Congress

1.     The Fairness For All Act (FFAA) is likely dead after House Republican Chair Elise Stefanik dropped her support for the Act in early February, and more recently, in early March, cosponsor Chris Jacobs also dropped support for the bill.

The FFAA is an all-Republican House bill that would write sexual orientation and gender identity into U.S. civil rights law. Those backing the FFAA pitched the bill as a “compromise” between LGBT rights and religious liberty, pairing government protections for gay and transgender citizens with modest religious exercise protections for certain religious institutions (but not religious individuals, as opponents of the bill have noted). Opponents also voiced concern that the bill would not protect dissenters who reject gender ideology on secular grounds, including physicians who conclude that performing irreversible medical procedures on children’s bodies violate standards of care, and coaches who want to protect their female athletes from biologically male competitors, among others.

National Review reported on February 9 that Stefanik’s withdrawal of support, as the third-ranking House Republican and the most prominent cosponsor for the FFAA, likely signifies the end of the bill for now. Later, on March 7, the National Review reported that Jacobs withdrew his support as well, making him the fourth cosponsor to withdraw support for the FFAA. By withdrawing, Stefanik and Jacobs join Jeff Van Drew of New Jersey, who withdrew his support on November 30, and Claudia Tenney of New York, who dropped off the bill on February 2.

2.     On March 9, 2022, the House passed a sweeping $1.5 trillion omnibus spending bill, which includes the reauthorization of the Violence Against Women Act (VAWA).  

Now that the House has passed VAWA’s reauthorization, it will head to the Senate, where it needs at least 60 votes to pass.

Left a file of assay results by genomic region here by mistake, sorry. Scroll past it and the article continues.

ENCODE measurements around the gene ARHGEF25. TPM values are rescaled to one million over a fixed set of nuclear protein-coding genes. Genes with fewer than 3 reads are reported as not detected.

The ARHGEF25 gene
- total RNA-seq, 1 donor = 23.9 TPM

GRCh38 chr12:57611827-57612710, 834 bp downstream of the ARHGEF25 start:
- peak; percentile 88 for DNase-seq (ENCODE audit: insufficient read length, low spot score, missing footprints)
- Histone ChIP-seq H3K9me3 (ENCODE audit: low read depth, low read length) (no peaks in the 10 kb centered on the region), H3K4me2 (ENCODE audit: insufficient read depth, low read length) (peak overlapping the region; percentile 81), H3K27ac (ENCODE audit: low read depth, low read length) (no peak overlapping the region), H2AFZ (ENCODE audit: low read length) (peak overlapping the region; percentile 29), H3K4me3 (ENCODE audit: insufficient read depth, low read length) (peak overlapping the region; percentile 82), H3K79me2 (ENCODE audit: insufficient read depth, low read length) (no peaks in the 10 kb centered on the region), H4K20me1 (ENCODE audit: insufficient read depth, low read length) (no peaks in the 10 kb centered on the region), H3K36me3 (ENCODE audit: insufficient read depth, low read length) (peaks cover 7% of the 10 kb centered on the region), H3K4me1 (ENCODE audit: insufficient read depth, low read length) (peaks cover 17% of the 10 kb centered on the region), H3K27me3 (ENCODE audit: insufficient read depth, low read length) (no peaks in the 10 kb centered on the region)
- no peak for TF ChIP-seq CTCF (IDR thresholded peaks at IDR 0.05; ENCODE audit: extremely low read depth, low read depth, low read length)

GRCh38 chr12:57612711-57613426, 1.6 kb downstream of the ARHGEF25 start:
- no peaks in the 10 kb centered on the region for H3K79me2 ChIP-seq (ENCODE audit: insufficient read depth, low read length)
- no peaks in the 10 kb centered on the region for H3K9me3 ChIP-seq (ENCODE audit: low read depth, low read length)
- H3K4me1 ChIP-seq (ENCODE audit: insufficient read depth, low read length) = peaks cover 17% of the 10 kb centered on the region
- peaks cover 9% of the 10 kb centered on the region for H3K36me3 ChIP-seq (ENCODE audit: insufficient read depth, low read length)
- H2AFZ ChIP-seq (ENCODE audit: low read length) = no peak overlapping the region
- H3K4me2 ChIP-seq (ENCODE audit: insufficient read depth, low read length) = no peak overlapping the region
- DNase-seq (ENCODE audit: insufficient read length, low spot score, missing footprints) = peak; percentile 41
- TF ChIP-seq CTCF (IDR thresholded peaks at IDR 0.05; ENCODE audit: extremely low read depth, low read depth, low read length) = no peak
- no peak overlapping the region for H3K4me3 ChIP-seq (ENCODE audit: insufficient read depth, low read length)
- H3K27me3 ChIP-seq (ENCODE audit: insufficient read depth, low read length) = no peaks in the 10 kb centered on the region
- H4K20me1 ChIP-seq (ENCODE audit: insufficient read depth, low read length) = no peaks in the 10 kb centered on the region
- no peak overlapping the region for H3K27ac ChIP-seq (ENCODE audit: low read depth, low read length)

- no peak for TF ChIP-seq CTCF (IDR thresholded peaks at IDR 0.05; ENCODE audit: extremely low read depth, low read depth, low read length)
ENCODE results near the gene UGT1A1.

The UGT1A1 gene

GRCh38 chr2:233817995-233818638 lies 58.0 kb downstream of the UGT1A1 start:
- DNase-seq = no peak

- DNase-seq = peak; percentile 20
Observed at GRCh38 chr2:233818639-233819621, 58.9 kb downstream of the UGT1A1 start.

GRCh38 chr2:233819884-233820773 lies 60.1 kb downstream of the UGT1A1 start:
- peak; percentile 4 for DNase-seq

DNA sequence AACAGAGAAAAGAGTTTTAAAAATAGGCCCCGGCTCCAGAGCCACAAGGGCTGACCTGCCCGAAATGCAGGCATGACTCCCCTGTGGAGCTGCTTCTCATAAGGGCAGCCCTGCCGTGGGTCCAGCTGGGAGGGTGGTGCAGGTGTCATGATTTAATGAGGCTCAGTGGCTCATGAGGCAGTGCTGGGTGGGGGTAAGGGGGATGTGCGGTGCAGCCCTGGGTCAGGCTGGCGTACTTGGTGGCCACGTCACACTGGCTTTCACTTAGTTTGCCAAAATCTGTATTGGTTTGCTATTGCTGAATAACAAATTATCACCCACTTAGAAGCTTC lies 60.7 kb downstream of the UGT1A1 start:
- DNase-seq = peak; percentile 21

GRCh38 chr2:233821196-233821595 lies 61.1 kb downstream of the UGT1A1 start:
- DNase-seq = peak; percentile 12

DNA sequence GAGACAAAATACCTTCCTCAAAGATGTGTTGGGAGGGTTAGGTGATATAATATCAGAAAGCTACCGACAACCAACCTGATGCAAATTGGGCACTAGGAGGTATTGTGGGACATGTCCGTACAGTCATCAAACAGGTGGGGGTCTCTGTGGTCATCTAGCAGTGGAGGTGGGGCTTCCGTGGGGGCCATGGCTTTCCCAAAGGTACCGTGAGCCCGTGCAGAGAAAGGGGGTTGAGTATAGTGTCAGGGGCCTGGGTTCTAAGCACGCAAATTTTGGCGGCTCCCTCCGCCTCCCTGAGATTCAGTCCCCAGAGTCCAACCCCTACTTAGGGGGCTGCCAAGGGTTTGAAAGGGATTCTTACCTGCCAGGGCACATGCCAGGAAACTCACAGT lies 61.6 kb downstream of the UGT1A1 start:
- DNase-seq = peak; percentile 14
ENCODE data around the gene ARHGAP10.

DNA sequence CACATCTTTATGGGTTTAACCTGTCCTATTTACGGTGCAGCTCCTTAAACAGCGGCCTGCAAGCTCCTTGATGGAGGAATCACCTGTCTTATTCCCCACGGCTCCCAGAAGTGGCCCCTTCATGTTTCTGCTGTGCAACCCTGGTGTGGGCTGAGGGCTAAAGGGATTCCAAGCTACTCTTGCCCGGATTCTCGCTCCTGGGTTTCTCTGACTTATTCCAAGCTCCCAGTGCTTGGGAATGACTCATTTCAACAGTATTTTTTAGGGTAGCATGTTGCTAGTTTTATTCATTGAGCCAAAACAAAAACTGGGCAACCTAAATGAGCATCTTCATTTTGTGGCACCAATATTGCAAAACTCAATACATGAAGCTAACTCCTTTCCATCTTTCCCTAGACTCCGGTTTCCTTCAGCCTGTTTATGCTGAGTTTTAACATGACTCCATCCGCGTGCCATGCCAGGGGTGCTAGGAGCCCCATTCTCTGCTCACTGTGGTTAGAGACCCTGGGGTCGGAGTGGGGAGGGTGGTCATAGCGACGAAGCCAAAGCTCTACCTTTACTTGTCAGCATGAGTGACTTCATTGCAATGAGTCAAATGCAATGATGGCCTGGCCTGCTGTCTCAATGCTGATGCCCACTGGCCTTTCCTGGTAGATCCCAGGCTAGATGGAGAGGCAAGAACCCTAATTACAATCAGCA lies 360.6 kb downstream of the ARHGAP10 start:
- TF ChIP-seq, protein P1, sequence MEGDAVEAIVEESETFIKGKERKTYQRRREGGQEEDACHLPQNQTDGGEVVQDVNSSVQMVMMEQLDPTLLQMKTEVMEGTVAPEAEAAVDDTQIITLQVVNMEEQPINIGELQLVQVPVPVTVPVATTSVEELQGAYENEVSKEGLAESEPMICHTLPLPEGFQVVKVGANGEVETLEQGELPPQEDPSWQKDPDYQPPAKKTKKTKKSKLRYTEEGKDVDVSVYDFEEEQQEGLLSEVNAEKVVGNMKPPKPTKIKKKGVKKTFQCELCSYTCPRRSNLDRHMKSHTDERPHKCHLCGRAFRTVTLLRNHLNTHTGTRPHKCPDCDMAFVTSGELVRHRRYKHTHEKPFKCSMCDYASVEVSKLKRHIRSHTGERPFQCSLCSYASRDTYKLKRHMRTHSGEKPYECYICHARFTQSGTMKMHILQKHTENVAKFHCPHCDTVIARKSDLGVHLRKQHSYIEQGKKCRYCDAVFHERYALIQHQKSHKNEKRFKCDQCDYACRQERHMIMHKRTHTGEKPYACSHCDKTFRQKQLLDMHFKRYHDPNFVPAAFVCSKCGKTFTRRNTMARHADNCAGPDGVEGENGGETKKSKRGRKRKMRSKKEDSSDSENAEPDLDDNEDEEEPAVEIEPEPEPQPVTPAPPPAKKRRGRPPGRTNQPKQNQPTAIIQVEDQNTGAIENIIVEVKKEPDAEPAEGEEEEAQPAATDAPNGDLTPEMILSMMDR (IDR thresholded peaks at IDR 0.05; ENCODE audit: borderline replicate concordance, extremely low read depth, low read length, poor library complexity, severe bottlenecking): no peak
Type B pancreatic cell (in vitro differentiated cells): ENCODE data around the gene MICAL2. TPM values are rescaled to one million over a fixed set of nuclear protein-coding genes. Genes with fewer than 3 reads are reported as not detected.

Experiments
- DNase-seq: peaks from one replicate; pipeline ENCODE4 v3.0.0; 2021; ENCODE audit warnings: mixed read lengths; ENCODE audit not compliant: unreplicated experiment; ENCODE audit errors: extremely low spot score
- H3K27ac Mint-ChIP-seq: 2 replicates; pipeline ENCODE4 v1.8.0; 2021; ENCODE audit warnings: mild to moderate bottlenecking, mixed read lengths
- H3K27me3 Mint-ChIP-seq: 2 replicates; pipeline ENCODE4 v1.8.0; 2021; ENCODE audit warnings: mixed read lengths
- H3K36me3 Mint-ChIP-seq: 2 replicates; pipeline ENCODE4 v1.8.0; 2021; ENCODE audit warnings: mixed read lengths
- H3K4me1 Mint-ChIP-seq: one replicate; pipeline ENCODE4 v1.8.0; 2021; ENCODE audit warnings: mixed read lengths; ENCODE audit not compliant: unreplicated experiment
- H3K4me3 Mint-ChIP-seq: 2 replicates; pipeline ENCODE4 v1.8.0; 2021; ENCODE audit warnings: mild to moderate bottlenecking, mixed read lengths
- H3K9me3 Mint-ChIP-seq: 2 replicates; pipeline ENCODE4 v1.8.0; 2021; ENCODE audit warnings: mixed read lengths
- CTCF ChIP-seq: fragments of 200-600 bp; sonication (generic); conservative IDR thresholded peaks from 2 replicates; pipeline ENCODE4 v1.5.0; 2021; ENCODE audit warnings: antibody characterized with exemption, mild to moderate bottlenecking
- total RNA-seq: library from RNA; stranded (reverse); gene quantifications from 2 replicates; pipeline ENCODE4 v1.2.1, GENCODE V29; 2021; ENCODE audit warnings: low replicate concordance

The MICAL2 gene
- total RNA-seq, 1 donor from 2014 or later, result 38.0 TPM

Religious liberty proponents have voiced concerns that VAWA will (ironically) reduce resources for battered women because of the inclusion of gender identity under sex-specific provisions. These provisions would mandate that prisons and domestic violence shelters, including religious shelters, end sex-specific programs and single-sex spaces for battered women.

In addition, VAWA’s nondiscrimination language applies to grantee hiring practices, so religious service providers will lose the ability to maintain employee conduct standards and/or qualify for VAWA awards because of their employee conduct standards.

Read more about concerns regarding the VAWA here and here.

The Executive Branch

1.     On February 7, 2022, The Department of Homeland Security (DHS) issued a National Terrorism Advisory System bulletin stating that “misleading narratives” regarding COVID-19 contribute to or constitute “terrorism threats.”

The bulletin raises concerns about whether DHS would consider someone discussing his or her religious objections to COVID vaccines to constitute a terrorism threat. See this article from Roger Severino in the National Review questioning the bulletin’s treatment of otherwise lawful speech.

2.     On March 7, 2022, the U.S. Surgeon General published a Request for Information (RFI) asking for examples of health misinformation related to COVID-19, especially as it relates to online and social media. The submission deadline for information is May 2, 2022.

If a member of the public (including a person with religious objections to any COVID-19 vaccines) has experienced harassment online or in-person due to COVID-19 misinformation, including but not limited to misinformation published by the federal government itself, private employers, or others, the RFI invites that person to submit a public comment.

According to the RFI, the Surgeon General will use this information “to prepare for and respond to future public health crises.” Public comments are made available to the public and can be used for research purposes.

The Surgeon General states, “This is an opportunity to have your voice heard, no matter who you are… No dataset is too big and no story is too small. We want to hear from you!”